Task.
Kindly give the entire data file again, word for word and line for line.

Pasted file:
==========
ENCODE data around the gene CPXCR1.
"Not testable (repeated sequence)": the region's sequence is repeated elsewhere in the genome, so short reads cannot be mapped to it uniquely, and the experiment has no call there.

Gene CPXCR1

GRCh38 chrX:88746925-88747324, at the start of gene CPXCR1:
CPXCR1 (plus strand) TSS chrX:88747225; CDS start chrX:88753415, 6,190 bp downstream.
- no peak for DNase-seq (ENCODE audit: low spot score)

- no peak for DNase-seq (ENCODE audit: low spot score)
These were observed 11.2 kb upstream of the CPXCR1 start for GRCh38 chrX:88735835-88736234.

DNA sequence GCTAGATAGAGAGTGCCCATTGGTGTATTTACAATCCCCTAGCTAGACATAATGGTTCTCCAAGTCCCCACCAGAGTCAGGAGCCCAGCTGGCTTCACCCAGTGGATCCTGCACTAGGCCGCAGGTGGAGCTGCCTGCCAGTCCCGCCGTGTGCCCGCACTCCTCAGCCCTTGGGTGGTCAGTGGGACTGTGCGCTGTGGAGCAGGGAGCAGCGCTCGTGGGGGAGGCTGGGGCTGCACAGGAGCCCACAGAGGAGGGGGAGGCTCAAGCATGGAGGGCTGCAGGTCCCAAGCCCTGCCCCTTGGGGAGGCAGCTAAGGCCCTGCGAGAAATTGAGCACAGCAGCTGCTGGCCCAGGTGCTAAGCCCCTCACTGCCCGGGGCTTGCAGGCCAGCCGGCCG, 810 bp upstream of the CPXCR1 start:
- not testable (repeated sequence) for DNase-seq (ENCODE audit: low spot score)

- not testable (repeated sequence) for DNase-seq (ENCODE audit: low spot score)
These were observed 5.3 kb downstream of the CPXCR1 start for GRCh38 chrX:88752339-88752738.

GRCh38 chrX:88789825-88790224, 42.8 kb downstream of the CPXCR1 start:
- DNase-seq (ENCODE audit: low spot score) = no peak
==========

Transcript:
ENCODE data around the gene CPXCR1.
"Not testable (repeated sequence)": the region's sequence is repeated elsewhere in the genome, so short reads cannot be mapped to it uniquely, and the experiment has no call there.

Gene CPXCR1

GRCh38 chrX:88746925-88747324, at the start of gene CPXCR1:
CPXCR1 (plus strand) TSS chrX:88747225; CDS start chrX:88753415, 6,190 bp downstream.
- no peak for DNase-seq (ENCODE audit: low spot score)

- no peak for DNase-seq (ENCODE audit: low spot score)
These were observed 11.2 kb upstream of the CPXCR1 start for GRCh38 chrX:88735835-88736234.

DNA sequence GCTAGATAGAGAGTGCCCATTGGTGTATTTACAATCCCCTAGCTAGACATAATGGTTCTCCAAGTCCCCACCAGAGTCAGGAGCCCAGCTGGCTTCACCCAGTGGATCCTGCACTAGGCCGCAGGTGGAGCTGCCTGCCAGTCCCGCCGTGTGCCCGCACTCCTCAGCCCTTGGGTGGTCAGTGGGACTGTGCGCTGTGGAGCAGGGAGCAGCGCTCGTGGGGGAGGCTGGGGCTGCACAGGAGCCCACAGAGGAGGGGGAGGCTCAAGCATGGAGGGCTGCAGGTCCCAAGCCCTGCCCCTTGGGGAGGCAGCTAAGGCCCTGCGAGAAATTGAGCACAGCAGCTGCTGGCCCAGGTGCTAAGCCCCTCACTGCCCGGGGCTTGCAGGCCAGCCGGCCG, 810 bp upstream of the CPXCR1 start:
- not testable (repeated sequence) for DNase-seq (ENCODE audit: low spot score)

- not testable (repeated sequence) for DNase-seq (ENCODE audit: low spot score)
These were observed 5.3 kb downstream of the CPXCR1 start for GRCh38 chrX:88752339-88752738.

GRCh38 chrX:88789825-88790224, 42.8 kb downstream of the CPXCR1 start:
- DNase-seq (ENCODE audit: low spot score) = no peak